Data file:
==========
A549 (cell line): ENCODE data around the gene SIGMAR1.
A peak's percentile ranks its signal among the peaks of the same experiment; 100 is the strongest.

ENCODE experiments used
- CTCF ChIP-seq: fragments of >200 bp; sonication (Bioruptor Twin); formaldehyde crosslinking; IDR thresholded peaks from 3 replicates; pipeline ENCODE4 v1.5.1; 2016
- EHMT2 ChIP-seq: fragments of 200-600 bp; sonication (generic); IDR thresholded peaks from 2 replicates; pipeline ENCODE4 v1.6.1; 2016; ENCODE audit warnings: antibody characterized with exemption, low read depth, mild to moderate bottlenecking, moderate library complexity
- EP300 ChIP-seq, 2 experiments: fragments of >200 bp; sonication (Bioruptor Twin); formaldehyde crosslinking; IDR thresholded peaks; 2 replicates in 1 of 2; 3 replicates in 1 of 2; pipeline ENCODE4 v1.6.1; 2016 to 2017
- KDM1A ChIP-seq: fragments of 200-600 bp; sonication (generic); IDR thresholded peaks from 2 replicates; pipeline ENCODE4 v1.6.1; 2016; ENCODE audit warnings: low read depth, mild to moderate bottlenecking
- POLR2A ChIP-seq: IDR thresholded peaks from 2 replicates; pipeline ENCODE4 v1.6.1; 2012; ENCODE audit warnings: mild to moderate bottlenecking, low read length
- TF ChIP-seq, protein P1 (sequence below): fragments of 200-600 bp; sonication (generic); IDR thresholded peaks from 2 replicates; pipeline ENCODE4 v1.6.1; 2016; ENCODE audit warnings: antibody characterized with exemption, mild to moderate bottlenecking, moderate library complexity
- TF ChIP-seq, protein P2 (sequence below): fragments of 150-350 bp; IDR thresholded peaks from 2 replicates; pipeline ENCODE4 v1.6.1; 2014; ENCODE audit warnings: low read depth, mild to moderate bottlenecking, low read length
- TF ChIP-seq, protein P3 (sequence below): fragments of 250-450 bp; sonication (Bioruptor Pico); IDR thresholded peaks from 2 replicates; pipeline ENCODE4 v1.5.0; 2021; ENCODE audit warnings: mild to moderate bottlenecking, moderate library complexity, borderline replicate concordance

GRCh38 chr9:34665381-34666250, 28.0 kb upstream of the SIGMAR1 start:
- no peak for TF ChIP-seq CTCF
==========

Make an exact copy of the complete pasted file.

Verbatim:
A549 (cell line): ENCODE data around the gene SIGMAR1.
A peak's percentile ranks its signal among the peaks of the same experiment; 100 is the strongest.

ENCODE experiments used
- CTCF ChIP-seq: fragments of >200 bp; sonication (Bioruptor Twin); formaldehyde crosslinking; IDR thresholded peaks from 3 replicates; pipeline ENCODE4 v1.5.1; 2016
- EHMT2 ChIP-seq: fragments of 200-600 bp; sonication (generic); IDR thresholded peaks from 2 replicates; pipeline ENCODE4 v1.6.1; 2016; ENCODE audit warnings: antibody characterized with exemption, low read depth, mild to moderate bottlenecking, moderate library complexity
- EP300 ChIP-seq, 2 experiments: fragments of >200 bp; sonication (Bioruptor Twin); formaldehyde crosslinking; IDR thresholded peaks; 2 replicates in 1 of 2; 3 replicates in 1 of 2; pipeline ENCODE4 v1.6.1; 2016 to 2017
- KDM1A ChIP-seq: fragments of 200-600 bp; sonication (generic); IDR thresholded peaks from 2 replicates; pipeline ENCODE4 v1.6.1; 2016; ENCODE audit warnings: low read depth, mild to moderate bottlenecking
- POLR2A ChIP-seq: IDR thresholded peaks from 2 replicates; pipeline ENCODE4 v1.6.1; 2012; ENCODE audit warnings: mild to moderate bottlenecking, low read length
- TF ChIP-seq, protein P1 (sequence below): fragments of 200-600 bp; sonication (generic); IDR thresholded peaks from 2 replicates; pipeline ENCODE4 v1.6.1; 2016; ENCODE audit warnings: antibody characterized with exemption, mild to moderate bottlenecking, moderate library complexity
- TF ChIP-seq, protein P2 (sequence below): fragments of 150-350 bp; IDR thresholded peaks from 2 replicates; pipeline ENCODE4 v1.6.1; 2014; ENCODE audit warnings: low read depth, mild to moderate bottlenecking, low read length
- TF ChIP-seq, protein P3 (sequence below): fragments of 250-450 bp; sonication (Bioruptor Pico); IDR thresholded peaks from 2 replicates; pipeline ENCODE4 v1.5.0; 2021; ENCODE audit warnings: mild to moderate bottlenecking, moderate library complexity, borderline replicate concordance

GRCh38 chr9:34665381-34666250, 28.0 kb upstream of the SIGMAR1 start:
- no peak for TF ChIP-seq CTCF